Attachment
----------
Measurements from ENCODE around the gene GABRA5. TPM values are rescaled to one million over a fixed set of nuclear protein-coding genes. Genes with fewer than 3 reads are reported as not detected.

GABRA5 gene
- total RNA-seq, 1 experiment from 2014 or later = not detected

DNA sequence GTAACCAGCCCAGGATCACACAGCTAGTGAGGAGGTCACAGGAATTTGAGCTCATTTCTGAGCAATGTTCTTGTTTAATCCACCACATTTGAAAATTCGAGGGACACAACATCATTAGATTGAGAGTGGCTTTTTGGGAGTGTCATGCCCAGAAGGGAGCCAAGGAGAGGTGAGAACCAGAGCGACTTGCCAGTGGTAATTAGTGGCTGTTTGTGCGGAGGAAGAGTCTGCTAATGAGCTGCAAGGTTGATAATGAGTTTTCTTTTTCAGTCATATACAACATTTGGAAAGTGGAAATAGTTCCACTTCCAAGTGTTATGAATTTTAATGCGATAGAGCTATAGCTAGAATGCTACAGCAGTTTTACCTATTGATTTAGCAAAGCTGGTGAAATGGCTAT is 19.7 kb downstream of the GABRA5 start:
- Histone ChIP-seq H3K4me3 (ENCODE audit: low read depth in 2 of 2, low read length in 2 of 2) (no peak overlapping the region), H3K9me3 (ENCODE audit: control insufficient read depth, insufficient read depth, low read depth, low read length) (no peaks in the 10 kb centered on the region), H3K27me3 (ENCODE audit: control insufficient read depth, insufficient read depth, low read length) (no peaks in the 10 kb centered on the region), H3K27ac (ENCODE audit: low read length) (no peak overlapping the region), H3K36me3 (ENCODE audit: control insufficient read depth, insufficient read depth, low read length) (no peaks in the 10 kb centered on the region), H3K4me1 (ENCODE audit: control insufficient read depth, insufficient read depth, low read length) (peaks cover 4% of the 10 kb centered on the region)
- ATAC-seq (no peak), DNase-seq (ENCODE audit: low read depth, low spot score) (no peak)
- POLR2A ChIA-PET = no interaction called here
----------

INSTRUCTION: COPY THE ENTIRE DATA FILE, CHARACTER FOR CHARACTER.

Measurements from ENCODE around the gene GABRA5. TPM values are rescaled to one million over a fixed set of nuclear protein-coding genes. Genes with fewer than 3 reads are reported as not detected.

GABRA5 gene
- total RNA-seq, 1 experiment from 2014 or later = not detected

DNA sequence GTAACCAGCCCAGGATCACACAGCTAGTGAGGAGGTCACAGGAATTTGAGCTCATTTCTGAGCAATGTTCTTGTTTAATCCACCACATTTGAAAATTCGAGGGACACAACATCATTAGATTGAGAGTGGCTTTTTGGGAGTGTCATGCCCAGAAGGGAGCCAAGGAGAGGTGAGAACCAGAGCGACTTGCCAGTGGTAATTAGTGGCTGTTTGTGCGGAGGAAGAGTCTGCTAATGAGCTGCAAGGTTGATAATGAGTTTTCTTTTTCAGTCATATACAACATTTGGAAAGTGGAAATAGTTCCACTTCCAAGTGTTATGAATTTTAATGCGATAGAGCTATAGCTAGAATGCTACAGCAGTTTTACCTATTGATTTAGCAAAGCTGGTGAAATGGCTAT is 19.7 kb downstream of the GABRA5 start:
- Histone ChIP-seq H3K4me3 (ENCODE audit: low read depth in 2 of 2, low read length in 2 of 2) (no peak overlapping the region), H3K9me3 (ENCODE audit: control insufficient read depth, insufficient read depth, low read depth, low read length) (no peaks in the 10 kb centered on the region), H3K27me3 (ENCODE audit: control insufficient read depth, insufficient read depth, low read length) (no peaks in the 10 kb centered on the region), H3K27ac (ENCODE audit: low read length) (no peak overlapping the region), H3K36me3 (ENCODE audit: control insufficient read depth, insufficient read depth, low read length) (no peaks in the 10 kb centered on the region), H3K4me1 (ENCODE audit: control insufficient read depth, insufficient read depth, low read length) (peaks cover 4% of the 10 kb centered on the region)
- ATAC-seq (no peak), DNase-seq (ENCODE audit: low read depth, low spot score) (no peak)
- POLR2A ChIA-PET = no interaction called here